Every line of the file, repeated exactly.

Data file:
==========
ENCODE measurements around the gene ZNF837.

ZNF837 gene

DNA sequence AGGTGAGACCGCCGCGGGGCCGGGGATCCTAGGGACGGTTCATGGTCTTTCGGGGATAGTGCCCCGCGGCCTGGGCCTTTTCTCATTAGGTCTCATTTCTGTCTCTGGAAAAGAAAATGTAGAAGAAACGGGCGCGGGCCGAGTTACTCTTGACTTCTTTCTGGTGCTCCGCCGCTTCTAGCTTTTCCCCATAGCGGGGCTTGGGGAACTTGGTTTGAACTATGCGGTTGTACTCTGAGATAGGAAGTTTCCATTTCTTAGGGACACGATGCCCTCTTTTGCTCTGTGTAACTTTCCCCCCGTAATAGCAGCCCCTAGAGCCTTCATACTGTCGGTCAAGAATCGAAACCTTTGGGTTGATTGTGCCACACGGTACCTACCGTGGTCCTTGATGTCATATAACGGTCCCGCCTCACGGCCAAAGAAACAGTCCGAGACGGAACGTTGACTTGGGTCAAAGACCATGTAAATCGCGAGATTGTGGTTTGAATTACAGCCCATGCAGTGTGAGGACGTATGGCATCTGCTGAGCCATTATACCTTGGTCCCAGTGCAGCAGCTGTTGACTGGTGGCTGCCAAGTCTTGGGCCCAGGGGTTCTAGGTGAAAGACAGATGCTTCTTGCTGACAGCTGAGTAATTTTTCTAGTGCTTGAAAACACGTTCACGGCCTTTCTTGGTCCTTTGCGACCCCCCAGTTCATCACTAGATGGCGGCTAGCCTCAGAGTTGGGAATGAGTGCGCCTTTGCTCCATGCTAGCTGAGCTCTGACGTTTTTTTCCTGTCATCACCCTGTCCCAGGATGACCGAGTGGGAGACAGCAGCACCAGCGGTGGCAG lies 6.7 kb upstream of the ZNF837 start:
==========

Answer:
ENCODE measurements around the gene ZNF837.

ZNF837 gene

DNA sequence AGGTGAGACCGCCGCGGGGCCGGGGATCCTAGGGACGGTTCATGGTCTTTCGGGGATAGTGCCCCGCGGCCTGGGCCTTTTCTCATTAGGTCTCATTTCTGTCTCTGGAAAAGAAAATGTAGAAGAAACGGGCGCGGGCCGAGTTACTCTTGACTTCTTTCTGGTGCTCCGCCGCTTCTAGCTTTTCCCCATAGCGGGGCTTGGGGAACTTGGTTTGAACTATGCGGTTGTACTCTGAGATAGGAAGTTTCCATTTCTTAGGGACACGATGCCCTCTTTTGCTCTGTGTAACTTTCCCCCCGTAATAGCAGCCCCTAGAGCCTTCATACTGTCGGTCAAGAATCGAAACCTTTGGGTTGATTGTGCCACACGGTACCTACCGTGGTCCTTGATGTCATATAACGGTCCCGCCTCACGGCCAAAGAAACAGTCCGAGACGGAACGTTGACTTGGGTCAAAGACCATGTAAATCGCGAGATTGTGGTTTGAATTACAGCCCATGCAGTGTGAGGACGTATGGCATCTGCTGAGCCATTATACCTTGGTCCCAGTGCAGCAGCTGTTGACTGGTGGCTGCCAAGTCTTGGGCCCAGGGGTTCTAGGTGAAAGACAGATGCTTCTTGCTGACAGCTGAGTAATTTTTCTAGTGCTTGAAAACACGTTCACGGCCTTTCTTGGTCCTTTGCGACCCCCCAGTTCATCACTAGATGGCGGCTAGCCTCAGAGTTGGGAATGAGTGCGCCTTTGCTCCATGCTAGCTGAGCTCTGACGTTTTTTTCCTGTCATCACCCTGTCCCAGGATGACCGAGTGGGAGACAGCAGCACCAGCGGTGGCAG lies 6.7 kb upstream of the ZNF837 start: